Saturday, December 25, 2010

Alva Noë - What Is Love?

The Love sculpture at the Indianapolis Museum of Art.

A little different post this week from Alva Noë in his column for NPR's 13.7: Culture and Cosmos blog.

Disclaimer: The author has written a great deal about perception, as a philosopher, and as a cognitive scientist; whatever his authority, it is not that he is a better perceiver than others. And so for the topic of today's essay.

Children do not love their parents. They are connected to them. And they need them.

Love, in contrast, is an achievement. It doesn't come for free.

Scientists like to ask: How do we perceive so much, given the impoverished data actually available to the nervous system? But the better question would be: Why do we see so little, given all there is that shows itself to us?

To bring the world into focus for consciousness, we need to do a lot of work. Think of the work a child needs to do to learn to read. But once the child reads, texts have powerful, inescapable meanings.

Learning to read is, in this way, achieving an openness to the world, or at least to a world of ideas and possibilities.

Love, in a similar way, is an achieved openness. Love, I think, is a sustained openness to another person. It's hard to learn to read; in general, although we never notice this, it is very heard to learn to see. The purpose of education is to teach us how to see. It is very hard to be able to see another person. To see someone you must know him or her. Sometimes we just cannot see what is there before us!

They say the hot love of romance is fueled by hormonal events and chemical secretions in the brain. No doubt it is. It may be also fueled by music, wine, food, and tobacco, by fantasy and lust. The stars need to align just right for one to get oneself into a position to look, and so to see

someone else. The brain rush is good. Sex is good. Food is good. But in the end, these are the topography you must traverse, to be able to perceive, and so maybe to find, love.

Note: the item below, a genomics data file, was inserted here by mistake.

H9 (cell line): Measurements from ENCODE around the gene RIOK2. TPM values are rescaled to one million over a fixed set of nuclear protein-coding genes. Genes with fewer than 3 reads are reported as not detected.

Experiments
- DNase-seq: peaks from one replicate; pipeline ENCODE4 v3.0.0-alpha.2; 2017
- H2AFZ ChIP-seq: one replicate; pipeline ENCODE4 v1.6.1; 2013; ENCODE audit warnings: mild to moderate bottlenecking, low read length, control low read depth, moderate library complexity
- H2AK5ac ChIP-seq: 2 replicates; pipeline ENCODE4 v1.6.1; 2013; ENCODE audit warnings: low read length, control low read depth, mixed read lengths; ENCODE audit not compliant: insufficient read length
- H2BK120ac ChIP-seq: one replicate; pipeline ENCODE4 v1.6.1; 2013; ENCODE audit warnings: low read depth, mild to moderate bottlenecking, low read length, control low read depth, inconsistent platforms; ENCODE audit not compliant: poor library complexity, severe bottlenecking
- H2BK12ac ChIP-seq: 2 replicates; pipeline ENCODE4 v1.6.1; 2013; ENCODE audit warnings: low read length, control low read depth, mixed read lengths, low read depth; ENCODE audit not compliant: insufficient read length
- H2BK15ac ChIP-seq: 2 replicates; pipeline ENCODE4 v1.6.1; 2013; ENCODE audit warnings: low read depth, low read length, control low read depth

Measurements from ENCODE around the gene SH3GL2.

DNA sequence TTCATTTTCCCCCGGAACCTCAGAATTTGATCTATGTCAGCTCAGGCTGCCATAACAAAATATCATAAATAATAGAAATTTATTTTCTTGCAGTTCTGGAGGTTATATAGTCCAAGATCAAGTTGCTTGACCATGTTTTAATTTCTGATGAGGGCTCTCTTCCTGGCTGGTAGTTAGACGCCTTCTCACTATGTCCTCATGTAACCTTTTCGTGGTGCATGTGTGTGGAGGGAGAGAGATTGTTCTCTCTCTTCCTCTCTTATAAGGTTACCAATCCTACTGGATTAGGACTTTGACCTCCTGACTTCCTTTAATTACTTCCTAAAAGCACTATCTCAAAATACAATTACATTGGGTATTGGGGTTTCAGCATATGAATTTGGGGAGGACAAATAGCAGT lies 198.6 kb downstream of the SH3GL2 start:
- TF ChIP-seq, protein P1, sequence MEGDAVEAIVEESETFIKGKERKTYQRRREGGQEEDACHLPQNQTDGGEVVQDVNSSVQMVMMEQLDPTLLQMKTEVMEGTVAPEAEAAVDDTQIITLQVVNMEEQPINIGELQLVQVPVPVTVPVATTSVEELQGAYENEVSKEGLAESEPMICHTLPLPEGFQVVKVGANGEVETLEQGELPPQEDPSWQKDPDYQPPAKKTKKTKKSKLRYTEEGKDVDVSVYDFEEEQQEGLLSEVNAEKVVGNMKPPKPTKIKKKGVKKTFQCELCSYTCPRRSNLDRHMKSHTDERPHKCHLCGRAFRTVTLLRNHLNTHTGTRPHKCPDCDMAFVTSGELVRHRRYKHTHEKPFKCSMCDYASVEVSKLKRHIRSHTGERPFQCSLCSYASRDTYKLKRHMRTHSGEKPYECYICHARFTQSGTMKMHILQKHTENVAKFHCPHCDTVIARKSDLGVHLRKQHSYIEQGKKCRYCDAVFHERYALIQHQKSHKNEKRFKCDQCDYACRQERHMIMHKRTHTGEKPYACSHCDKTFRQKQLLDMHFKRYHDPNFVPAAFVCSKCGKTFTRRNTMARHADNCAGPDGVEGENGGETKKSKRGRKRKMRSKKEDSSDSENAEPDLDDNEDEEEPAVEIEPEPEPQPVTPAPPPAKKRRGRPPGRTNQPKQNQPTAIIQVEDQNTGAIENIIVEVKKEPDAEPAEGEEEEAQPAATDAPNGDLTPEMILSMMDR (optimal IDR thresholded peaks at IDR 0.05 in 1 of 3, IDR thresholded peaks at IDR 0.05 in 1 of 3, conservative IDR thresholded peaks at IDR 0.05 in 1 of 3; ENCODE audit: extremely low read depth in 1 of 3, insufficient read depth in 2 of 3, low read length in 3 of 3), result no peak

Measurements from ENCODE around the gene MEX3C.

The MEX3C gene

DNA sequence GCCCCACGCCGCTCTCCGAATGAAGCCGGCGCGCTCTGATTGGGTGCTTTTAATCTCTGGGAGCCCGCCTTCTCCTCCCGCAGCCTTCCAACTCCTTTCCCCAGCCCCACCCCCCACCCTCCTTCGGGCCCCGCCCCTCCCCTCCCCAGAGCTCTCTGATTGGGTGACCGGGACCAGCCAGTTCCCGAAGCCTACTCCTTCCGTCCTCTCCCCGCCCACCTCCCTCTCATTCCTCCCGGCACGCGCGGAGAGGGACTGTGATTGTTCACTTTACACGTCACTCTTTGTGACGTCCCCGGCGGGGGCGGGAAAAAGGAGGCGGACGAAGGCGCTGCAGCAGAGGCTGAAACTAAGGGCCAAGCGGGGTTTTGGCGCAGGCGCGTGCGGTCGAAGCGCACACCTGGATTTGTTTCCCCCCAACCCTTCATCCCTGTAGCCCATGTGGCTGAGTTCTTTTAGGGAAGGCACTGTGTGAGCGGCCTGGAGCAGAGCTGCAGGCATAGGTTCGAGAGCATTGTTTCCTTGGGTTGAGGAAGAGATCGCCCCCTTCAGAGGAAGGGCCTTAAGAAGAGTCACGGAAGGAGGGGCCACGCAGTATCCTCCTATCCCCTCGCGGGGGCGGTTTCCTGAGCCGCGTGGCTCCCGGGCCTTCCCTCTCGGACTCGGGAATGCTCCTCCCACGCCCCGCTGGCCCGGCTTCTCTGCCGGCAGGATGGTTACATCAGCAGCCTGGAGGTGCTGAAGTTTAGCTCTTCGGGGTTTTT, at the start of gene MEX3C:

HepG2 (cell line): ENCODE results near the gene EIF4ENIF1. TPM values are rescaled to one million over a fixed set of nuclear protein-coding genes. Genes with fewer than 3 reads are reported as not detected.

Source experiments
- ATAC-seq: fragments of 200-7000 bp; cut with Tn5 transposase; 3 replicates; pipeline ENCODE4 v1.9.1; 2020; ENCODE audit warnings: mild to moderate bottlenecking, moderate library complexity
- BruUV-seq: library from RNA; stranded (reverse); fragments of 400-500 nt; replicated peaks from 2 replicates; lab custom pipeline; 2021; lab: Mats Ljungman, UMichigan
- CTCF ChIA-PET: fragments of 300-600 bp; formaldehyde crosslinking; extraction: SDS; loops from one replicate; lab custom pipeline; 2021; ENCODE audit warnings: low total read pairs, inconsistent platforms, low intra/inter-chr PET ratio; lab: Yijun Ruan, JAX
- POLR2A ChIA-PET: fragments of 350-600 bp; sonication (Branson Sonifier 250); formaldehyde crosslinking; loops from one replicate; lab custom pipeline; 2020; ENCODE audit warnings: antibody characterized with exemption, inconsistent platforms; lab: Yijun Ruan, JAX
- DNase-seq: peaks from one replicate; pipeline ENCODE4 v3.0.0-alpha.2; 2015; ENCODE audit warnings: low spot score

Love is an emotional condition. (So is seeing.) And love for another person, however wonderful, however pleasurable, is challenging.

If a love is very hot, it can take a long time for the heat to pass. But eventually it does; a transformation must take place. The less burning love of partners — the next condition — is more practical; it is no less an achievement. Openness to the other, over time, requires that one makes arrangements. You’ve got to be with the one you love, and this means you’ve got to make adjustments, adapt, shift, accommodate. Mature love is an achievement of dedication.

The love of a parent for a child has something in common with both of these forms of love. It is passionate and sensual, like one’s first passion for one’s lover. But it is practical above all else; the parent erects a structure in which to understand and guide and know the child.

Love is not only always love for a person.

You can love a work of art. Indeed, a work of art is an invitation to love. For it is offers itself up to be recognitized. Art is an opportunity for openness. Exactly the same is true of philosophy.

(To find out whether something is art, or philosophy, ask yourself: is it possible to love this?)

Can you love the whole world? I suppose this is like the question, Is there a God?

Photo: jmscottIMD/via Flickr

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